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Crisis in the Quebec Liberal Party | Despite an apology, Marie-Claude Nichols will not return to caucus

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(Quebec) The new interim leader of the Liberal Party of Quebec (PLQ), Marc Tanguay, fails his first leadership test: reintegrating Marie-Claude Nichols into his caucus. Despite an apology, the latter said Tuesday that she will not return as long as Mr. Tanguay is at the head of the party, and will wait to see who will win the next leadership race.

“No, I will not be going back to the pre-sessional caucus today. What am I going to say? I have the impression of living for a second time an expulsion. And sincerely, I will be frank with you, I have the impression that I am not wanted in my own caucus, ”said the MP for Vaudreuil in the morning, in an interview with 98.5 FM. She criticized the work of Mr. Tanguay, newly elected interim leader of the PLQ, as he begins the first day of the PLQ’s pre-sessional caucus at the Salon Rouge in Quebec City.

Marc Tanguay replied a few hours later at a press briefing at the National Assembly. He claims that the door is still open and that he has offered his apologies to Mr.me Nichols for the fate reserved for him. She was expelled from the caucus by the former leader of the PLQ Dominique Anglade following a dispute over who was going to get the post of third vice-president of the National Assembly, an honorary position where the elected “n ‘exercise any administrative function’.

“On behalf of the Liberal Party of Quebec, and on behalf of the caucus of deputies, I had the opportunity to tell Marie-Claude that I regret the way it happened, that I offer her my apologies on a personal basis and as a leader […]. Apologies are pronounced. We apologize. I would like to do them next to her, but still, you will have given me the opportunity to express them,” said Mr. Tanguay. Caucus Chairman Enrico Ciccone also offered an apology. He had implied that Congresswoman Nichols was not a team player.

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PHOTO JACQUES BOISSINOT, CANADIAN PRESS ARCHIVES

Marc Tanguay

He affirms for his part that the discussion he had on Sunday with the independent MP to convince her to return to the PLQ had only one subject: the position of third vice-president. “Never has the third vice-presidency of the National Assembly, in our history, created such a stir,” said Mr. Tanguay from the outset. This title, which comes with few responsibilities, nevertheless makes it possible to receive a bonus of $35,546 per year.

Last month, M.me Nichols had expressed his desire to hold this position. The former party leader, Dominique Anglade, had instead chosen to support the candidacy of Frantz Benjamin. After refusing the parliamentary responsibilities that Mme Anglade wanted to entrust to him, Mr.me Nichols had been kicked out of the caucus.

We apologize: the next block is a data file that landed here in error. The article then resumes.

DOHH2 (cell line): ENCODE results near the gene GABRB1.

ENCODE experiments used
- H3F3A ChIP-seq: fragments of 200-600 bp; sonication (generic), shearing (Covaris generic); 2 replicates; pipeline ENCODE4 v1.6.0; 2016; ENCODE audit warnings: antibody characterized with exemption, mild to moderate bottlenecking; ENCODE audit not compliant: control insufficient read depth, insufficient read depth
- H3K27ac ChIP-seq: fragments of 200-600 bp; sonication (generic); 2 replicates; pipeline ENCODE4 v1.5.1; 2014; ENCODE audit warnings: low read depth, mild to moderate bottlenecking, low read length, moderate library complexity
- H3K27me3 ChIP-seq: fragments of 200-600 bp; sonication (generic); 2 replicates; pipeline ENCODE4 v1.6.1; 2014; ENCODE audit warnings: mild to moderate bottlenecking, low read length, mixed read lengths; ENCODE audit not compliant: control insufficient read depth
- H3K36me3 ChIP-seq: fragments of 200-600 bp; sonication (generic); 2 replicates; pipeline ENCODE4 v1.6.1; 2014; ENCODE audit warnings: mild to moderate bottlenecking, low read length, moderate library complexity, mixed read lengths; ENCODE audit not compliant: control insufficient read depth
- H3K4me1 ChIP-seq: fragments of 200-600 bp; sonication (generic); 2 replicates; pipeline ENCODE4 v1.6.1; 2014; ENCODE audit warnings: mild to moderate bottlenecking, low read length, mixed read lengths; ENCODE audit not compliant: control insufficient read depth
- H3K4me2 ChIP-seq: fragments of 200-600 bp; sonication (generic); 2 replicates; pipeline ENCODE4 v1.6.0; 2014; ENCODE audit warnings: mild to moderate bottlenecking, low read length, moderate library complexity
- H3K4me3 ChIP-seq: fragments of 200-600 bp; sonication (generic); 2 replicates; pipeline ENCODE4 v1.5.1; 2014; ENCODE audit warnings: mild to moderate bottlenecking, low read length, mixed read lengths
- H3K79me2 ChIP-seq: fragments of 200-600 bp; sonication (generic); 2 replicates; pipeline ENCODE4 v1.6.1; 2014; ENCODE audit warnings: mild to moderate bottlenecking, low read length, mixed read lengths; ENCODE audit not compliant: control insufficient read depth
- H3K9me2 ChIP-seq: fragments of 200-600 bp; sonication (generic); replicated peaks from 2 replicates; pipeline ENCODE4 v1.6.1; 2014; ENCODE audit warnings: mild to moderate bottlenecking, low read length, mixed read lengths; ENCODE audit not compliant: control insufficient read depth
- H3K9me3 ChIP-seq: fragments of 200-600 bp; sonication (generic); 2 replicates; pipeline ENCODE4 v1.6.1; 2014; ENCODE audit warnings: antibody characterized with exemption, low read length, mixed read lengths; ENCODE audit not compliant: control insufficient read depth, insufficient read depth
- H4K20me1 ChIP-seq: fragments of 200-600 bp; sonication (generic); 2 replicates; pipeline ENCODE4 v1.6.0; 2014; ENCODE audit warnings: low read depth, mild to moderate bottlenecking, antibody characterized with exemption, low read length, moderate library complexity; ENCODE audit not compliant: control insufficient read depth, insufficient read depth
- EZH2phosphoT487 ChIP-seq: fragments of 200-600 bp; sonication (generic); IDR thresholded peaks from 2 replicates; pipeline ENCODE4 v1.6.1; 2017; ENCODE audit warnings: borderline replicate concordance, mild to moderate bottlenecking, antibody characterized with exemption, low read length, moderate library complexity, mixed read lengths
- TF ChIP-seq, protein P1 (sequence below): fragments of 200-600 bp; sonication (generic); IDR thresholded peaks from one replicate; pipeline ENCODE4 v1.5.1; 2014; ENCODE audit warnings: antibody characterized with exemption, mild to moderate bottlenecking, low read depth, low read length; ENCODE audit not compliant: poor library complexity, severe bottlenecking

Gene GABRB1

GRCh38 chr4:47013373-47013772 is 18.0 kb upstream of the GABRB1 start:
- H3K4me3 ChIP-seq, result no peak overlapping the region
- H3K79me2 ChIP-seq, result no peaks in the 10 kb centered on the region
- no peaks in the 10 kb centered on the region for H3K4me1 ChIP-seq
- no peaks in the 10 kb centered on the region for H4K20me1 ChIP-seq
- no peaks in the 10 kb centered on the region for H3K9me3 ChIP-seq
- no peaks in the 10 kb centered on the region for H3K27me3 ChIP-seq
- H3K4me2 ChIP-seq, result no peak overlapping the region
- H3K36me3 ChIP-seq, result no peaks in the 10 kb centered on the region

During Sunday’s meeting, Mr. Tanguay submitted a hypothesis: allow Mr.me Nichols to alternate with Mr. Benjamin. She would do two years, then give way to the member for Viau. But this plan did not pass within the caucus. In an interview with The Canadian Press, Mr. Benjamin said Monday that without the third vice-presidency, he would begin to reflect on his political future. Late Monday evening, Mr. Tanguay withdrew his proposal.

Mme Nichols, for his part, claims to have learned in this way, in the media, that the compromise offered by Mr. Tanguay for her to rejoin the Liberal team no longer held.

“I can’t go back to the party”

In an interview with Paul Arcand on Tuesday, Marie-Claude Nichols said that her refusal to return to the Liberal Party — even though she still calls herself a proud liberal in her values ​​— is not attributable to the fact that she no longer gets a post of Vice-President of the National Assembly. The elected representative of Vaudreuil now explains her choice to remain an independent MP since she was offered a compromise and the offer was withdrawn in the public square, without warning her.

“I can’t go back to the party. We negotiated an agreement [puis] I am told that the agreement is torpedoed. I learn in the media that the agreement no longer works,” she lamented. “I remain liberal and I will wait for the next leader. If he wants to, I’ll be painted in the corner red, but I’m done. I will wait for the next chef,” she concluded.

Mr. Tanguay reiterates that the door is still open. But some deputies do not seem to have appreciated the morning outing of Mme Nicholas. The PLQ whip, Filomena Rotiroti, rolled her eyes and let out a “frankly” good feeling when a journalist quoted the interview at 98.5 FM. Mme Rotiroti then claimed that his facial expression was more related to conjunctivitis.

But what should voters who voted for the Liberal Party understand from this saga? Are the elected members of the official opposition more interested in fighting for a position with a higher salary than in monitoring the government? “I wouldn’t be reductive to that point. The functions that we occupy are not nothing,” retorted Mr. Tanguay. He now wants the crisis to be behind him. “Marie-Claude, you know, the door is open. There, it is high time that we start working, ”he said.



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